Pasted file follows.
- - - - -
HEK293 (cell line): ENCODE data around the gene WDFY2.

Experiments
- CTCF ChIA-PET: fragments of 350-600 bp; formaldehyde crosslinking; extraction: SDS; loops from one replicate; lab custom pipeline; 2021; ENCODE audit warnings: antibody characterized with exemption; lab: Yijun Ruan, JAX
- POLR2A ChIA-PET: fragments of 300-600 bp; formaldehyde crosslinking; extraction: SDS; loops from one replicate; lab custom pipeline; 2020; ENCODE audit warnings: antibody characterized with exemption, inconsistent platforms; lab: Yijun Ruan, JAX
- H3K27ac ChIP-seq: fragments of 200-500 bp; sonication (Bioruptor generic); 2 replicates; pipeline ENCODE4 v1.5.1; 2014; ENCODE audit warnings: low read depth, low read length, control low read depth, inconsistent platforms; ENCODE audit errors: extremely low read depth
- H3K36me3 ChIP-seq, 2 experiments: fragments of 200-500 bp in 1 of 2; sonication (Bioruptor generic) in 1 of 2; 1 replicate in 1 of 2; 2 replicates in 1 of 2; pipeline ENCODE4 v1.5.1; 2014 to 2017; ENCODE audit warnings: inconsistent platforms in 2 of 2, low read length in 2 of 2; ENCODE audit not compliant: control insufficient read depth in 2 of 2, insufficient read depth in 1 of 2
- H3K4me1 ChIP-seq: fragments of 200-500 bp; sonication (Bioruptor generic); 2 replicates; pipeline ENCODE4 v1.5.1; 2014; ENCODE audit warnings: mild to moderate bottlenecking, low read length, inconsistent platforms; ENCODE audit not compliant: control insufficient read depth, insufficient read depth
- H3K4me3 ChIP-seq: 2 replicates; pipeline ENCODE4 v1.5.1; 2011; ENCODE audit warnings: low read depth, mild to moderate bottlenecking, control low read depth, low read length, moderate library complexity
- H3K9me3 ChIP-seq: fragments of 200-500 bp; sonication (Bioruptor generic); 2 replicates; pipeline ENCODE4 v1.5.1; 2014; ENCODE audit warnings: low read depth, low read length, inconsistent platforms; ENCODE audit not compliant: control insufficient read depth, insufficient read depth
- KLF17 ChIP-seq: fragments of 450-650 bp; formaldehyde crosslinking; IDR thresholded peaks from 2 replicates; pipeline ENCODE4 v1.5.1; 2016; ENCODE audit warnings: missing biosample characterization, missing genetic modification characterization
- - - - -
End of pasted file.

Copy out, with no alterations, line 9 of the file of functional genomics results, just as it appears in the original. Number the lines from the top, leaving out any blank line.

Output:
- H3K9me3 ChIP-seq: fragments of 200-500 bp; sonication (Bioruptor generic); 2 replicates; pipeline ENCODE4 v1.5.1; 2014; ENCODE audit warnings: low read depth, low read length, inconsistent platforms; ENCODE audit not compliant: control insufficient read depth, insufficient read depth